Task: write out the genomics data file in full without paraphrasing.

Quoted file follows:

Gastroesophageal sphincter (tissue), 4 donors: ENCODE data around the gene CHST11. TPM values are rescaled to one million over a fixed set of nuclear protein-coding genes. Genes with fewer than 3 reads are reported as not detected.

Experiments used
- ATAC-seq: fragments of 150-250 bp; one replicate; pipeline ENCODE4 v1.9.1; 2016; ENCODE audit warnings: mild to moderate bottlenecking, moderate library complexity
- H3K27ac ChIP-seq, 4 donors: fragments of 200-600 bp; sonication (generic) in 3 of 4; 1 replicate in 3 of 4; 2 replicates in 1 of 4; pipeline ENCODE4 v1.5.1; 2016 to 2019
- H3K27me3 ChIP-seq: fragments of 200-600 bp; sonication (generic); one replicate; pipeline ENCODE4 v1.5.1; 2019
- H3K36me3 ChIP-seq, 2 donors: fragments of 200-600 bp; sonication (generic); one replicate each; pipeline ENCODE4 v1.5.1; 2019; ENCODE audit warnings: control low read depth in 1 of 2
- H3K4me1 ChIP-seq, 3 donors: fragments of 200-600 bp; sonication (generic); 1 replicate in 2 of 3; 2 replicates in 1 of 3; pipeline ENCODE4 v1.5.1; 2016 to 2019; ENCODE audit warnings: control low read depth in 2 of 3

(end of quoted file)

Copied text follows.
Gastroesophageal sphincter (tissue), 4 donors: ENCODE data around the gene CHST11. TPM values are rescaled to one million over a fixed set of nuclear protein-coding genes. Genes with fewer than 3 reads are reported as not detected.

Experiments used
- ATAC-seq: fragments of 150-250 bp; one replicate; pipeline ENCODE4 v1.9.1; 2016; ENCODE audit warnings: mild to moderate bottlenecking, moderate library complexity
- H3K27ac ChIP-seq, 4 donors: fragments of 200-600 bp; sonication (generic) in 3 of 4; 1 replicate in 3 of 4; 2 replicates in 1 of 4; pipeline ENCODE4 v1.5.1; 2016 to 2019
- H3K27me3 ChIP-seq: fragments of 200-600 bp; sonication (generic); one replicate; pipeline ENCODE4 v1.5.1; 2019
- H3K36me3 ChIP-seq, 2 donors: fragments of 200-600 bp; sonication (generic); one replicate each; pipeline ENCODE4 v1.5.1; 2019; ENCODE audit warnings: control low read depth in 1 of 2
- H3K4me1 ChIP-seq, 3 donors: fragments of 200-600 bp; sonication (generic); 1 replicate in 2 of 3; 2 replicates in 1 of 3; pipeline ENCODE4 v1.5.1; 2016 to 2019; ENCODE audit warnings: control low read depth in 2 of 3